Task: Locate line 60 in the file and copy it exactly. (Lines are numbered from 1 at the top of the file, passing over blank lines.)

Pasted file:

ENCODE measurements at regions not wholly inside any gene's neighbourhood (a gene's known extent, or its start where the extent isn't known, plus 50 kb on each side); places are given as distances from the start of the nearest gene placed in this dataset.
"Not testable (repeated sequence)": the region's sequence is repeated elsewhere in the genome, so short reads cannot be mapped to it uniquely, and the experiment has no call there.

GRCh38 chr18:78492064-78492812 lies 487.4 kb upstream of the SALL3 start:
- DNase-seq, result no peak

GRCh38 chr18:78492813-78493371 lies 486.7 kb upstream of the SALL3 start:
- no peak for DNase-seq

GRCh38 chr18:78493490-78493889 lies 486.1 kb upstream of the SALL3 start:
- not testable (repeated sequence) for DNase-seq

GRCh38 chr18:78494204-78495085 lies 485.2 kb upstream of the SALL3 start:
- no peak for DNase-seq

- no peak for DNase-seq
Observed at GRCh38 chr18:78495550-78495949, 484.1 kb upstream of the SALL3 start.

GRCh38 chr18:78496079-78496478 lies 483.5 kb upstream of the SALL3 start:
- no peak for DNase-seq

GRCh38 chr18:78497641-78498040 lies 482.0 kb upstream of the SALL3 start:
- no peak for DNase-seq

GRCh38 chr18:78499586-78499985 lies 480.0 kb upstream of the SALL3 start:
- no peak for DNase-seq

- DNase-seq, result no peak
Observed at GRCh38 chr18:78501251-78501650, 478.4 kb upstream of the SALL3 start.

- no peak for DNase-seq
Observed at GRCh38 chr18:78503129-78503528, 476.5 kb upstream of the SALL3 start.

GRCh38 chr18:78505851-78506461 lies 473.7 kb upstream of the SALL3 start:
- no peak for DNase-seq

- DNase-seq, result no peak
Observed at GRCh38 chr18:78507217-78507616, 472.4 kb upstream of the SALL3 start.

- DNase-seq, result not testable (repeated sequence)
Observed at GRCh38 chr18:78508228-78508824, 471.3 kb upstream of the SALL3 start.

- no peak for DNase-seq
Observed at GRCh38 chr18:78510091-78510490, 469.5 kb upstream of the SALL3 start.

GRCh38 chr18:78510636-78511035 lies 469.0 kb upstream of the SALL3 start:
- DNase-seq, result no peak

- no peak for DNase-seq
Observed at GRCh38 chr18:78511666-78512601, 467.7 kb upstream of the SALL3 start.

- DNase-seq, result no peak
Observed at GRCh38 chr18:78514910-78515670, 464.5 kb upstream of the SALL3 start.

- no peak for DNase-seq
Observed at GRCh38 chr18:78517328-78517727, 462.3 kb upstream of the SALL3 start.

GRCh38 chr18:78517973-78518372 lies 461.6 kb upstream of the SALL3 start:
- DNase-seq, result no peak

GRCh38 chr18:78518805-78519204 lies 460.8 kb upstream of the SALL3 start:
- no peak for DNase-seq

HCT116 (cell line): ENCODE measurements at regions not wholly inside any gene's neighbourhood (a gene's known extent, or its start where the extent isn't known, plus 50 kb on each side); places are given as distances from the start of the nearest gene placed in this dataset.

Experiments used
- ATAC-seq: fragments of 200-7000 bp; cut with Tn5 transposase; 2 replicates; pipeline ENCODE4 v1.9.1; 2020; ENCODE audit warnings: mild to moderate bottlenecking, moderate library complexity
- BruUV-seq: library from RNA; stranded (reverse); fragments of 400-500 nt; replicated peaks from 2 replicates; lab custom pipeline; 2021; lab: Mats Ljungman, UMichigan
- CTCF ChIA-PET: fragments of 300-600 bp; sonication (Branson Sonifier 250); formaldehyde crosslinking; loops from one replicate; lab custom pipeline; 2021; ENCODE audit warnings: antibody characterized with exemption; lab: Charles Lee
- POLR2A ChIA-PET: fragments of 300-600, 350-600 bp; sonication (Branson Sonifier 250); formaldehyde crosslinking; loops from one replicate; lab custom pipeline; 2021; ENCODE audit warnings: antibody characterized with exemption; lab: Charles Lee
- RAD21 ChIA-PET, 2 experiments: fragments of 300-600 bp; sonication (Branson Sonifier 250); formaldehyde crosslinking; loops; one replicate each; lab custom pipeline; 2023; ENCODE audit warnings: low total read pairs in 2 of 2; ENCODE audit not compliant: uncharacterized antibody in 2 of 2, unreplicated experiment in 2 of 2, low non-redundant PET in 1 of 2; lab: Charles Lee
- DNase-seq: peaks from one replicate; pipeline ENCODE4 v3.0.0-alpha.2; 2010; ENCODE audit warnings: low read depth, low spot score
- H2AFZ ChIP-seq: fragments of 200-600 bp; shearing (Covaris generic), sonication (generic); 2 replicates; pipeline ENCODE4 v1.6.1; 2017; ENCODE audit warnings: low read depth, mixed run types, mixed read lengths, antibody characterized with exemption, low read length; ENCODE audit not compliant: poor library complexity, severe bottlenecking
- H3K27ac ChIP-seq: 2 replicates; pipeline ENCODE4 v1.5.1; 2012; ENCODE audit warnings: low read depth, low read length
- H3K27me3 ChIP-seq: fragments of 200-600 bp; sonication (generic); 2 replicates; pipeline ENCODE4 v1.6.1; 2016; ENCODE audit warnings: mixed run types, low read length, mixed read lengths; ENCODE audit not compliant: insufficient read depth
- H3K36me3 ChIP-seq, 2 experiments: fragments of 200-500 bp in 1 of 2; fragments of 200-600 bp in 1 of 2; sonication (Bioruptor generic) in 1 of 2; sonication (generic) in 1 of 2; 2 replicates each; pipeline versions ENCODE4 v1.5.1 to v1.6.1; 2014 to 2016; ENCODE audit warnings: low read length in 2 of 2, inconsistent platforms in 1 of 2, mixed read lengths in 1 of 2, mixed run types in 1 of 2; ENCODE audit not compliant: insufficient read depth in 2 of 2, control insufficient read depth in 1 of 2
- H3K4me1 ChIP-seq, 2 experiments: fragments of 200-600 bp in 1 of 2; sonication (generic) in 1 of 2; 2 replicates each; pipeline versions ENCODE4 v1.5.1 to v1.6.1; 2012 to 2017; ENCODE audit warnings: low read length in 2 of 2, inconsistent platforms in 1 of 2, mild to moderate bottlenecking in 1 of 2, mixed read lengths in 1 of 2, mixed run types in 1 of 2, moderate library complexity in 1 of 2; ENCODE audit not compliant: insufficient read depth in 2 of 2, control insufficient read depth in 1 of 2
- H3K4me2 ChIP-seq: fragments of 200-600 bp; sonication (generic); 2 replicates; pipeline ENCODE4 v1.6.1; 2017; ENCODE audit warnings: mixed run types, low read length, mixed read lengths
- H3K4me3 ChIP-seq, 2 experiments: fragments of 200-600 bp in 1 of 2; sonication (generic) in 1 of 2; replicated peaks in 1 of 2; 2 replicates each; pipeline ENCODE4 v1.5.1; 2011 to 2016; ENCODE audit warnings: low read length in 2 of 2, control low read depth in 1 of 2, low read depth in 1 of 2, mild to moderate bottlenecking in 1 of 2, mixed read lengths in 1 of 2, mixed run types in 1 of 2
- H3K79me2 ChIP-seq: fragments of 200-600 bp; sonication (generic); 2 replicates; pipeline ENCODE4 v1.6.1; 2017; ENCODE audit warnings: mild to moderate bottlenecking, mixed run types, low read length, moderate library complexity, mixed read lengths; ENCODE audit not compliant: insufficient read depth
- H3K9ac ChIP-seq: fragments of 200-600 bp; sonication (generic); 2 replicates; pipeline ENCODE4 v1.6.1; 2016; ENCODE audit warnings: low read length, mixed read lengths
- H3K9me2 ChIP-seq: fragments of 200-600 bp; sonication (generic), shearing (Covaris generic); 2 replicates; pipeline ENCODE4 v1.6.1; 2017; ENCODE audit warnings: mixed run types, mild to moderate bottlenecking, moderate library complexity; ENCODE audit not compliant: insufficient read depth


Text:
- H3K9me2 ChIP-seq: fragments of 200-600 bp; sonication (generic), shearing (Covaris generic); 2 replicates; pipeline ENCODE4 v1.6.1; 2017; ENCODE audit warnings: mixed run types, mild to moderate bottlenecking, moderate library complexity; ENCODE audit not compliant: insufficient read depth